Nature in all its splendor in 8 photos taken in Central America and Peru · Global Voices Français

Photos courtesy of Daniel Nunez.

On the International Day of Biological Diversity, I want to share with you my favorite photos of the wildlife of Peru and Guatemala. I am a biologist and wildlife photography has become an essential working tool; It is indeed possible to reconcile science and nature conservation through photography. The image makes it possible to visualize a research project, to identify less common species, and to include new species and new behaviours.

Five years ago, I picked up a camera and started photographing the biodiversity I had been observing for some time. I developed a real passion for photography while studying biology at Universidade del Valle in Guatemala. I was regularly involved in trips to see animals, and at this time I made the decision to dedicate myself to photography.

At first I was mainly interested in reptiles and amphibians, species that are often stigmatized, but gradually I began photographing other animals such as birds and mammals. Here are some of my favorite photos with a brief description:

The resplendent Quetzal (Pharomachrus mocinno), a bird found mainly in Mexico, Guatemala, Honduras and Costa Rica, is, in my opinion, one of the most unusual birds in the world. This image is the result of several days of waiting and observing the behavior of quetzals in their nests. After waiting for more than six hours in the forest of the Atitlan volcano, in Solola province in Guatemala, a man carrying food for his young in his beak approached his nest and the photo was taken at this very moment.

On a rainy afternoon, we went in search of the big cats (specifically the jaguar and puma) along the Tambopata River in the Tambopata National Park. Unfortunately, we didn’t get to see any of them but we were able to spot one of the jaguar’s favorite prey… the capybara (Hydrochoerus hydrochaeris). The Kabayi family, her mother and her child were there, near the river, between showers.

This photograph shows the mating of a Guatemalan black-eyed tree frog (Agalychnis moreletii). During the night, we observed the behavior of several males and females near a small artificial pond where species like these can take advantage of water wells to mate and lay their eggs. This species is found in Belize, El Salvador, Guatemala, Honduras and Mexico.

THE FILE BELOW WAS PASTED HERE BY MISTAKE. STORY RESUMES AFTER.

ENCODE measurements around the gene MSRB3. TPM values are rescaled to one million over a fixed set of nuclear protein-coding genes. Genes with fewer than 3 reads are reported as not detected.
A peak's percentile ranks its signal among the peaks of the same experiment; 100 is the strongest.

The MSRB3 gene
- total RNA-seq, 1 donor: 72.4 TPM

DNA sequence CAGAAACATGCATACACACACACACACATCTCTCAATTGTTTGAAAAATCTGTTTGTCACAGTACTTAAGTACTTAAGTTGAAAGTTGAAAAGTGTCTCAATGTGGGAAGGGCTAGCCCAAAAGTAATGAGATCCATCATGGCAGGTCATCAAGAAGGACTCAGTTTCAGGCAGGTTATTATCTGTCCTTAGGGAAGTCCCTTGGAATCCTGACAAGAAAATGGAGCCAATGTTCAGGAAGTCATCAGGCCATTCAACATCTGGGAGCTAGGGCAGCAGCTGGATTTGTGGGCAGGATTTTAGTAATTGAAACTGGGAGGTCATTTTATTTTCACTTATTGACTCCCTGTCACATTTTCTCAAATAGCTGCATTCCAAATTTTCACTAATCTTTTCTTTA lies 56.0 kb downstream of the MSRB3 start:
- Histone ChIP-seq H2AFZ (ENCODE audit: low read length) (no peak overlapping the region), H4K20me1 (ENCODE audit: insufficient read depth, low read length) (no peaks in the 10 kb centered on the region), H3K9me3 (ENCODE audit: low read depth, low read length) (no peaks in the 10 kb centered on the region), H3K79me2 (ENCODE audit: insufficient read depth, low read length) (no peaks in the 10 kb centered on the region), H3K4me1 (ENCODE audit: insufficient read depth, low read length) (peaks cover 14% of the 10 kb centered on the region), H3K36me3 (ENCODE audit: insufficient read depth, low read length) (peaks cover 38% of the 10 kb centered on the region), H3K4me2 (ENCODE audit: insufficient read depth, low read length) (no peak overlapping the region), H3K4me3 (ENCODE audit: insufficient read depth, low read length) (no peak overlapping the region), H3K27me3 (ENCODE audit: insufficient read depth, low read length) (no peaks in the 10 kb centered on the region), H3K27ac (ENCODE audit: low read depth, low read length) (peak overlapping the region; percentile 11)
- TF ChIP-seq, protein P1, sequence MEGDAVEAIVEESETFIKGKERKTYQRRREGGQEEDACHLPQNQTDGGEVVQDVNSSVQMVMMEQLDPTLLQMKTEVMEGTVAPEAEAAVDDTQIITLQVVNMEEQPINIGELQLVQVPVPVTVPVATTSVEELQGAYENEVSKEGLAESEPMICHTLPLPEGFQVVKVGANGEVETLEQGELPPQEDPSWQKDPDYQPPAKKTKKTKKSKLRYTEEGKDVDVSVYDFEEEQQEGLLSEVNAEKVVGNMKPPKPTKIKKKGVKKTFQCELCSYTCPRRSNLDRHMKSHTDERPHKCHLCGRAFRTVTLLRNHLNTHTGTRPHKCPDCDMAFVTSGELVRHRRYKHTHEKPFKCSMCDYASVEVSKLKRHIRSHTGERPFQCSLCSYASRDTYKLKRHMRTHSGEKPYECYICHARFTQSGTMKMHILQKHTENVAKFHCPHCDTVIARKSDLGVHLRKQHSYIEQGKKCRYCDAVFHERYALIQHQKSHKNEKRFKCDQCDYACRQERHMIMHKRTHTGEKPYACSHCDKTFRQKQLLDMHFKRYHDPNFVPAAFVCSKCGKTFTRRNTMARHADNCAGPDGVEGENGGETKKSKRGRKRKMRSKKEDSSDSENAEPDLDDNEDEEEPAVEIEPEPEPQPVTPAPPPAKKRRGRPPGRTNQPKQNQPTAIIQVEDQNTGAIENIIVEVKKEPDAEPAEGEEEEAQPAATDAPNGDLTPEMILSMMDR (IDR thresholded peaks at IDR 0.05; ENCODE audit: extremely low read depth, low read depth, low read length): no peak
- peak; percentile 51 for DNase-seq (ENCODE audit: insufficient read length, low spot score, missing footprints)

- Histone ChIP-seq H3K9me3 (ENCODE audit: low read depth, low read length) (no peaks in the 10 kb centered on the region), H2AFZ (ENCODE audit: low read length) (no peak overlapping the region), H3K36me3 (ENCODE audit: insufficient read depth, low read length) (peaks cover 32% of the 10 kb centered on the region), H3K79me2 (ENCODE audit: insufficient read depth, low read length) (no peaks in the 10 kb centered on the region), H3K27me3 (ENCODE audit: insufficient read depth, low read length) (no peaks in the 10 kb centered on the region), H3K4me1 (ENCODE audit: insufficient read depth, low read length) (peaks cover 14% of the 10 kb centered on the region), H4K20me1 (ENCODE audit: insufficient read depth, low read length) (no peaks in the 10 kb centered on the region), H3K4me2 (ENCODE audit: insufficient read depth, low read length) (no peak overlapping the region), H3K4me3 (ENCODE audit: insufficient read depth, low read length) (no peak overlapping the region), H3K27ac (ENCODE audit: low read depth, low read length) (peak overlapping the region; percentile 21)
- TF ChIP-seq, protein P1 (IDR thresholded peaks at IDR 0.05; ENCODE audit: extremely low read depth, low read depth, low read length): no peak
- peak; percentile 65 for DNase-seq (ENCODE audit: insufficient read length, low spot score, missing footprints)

This type of frog is probably common, but I was still very happy when I first saw it. There are several species of glass frogs in the family Centrolenidae, but Hyalinobatrachium viridissimum is the only species native to Guatemala. Being able to see your members clearly is really impressive.

One of my favorite photos, which depicts three species of parrots feeding on mud at Collpa Chunco in the Tambopata Reserve in Peru. The first day I couldn’t see a single parrot on the wall because of the rain, but the next day 30-40 parrots came running around the trees and feeding on the trees. The picture shows the species Ara macaw (red macaw), ara ararauna (blue and yellow macaw), and ara chloropterus (green winged macaw).

The Palm Adder (Bothriechis bicolor) is one of Guatemala’s coolest snakes and one of the first I was able to photograph; That is why this photo is one of my favorite photos.

One of the most unexpected and challenging encounters I have ever had. It all started while hiking in the mountains at 10 am to study other species. Having moved the equipment in vain for a whole day, the meeting around 10pm made us forget everything. The eyelashes boa (Bothriechis schlegelii) is very common in countries such as Costa Rica, but in Guatemala it is found only in a few places on the Caribbean coast.

Finally, one of the coolest animals I’ve ever seen. Ranitomeya Fantastica is endemic to the provinces of San Martin and Loreto in Peru, which means that it can only be found in this region. Confined to a specific area, habitat loss and human activities put it at risk. Here the male carries a pair of tadpoles on his back, which is a completely normal behavior for this species of frog.

Please see other photos on my Instagram and Twitter.

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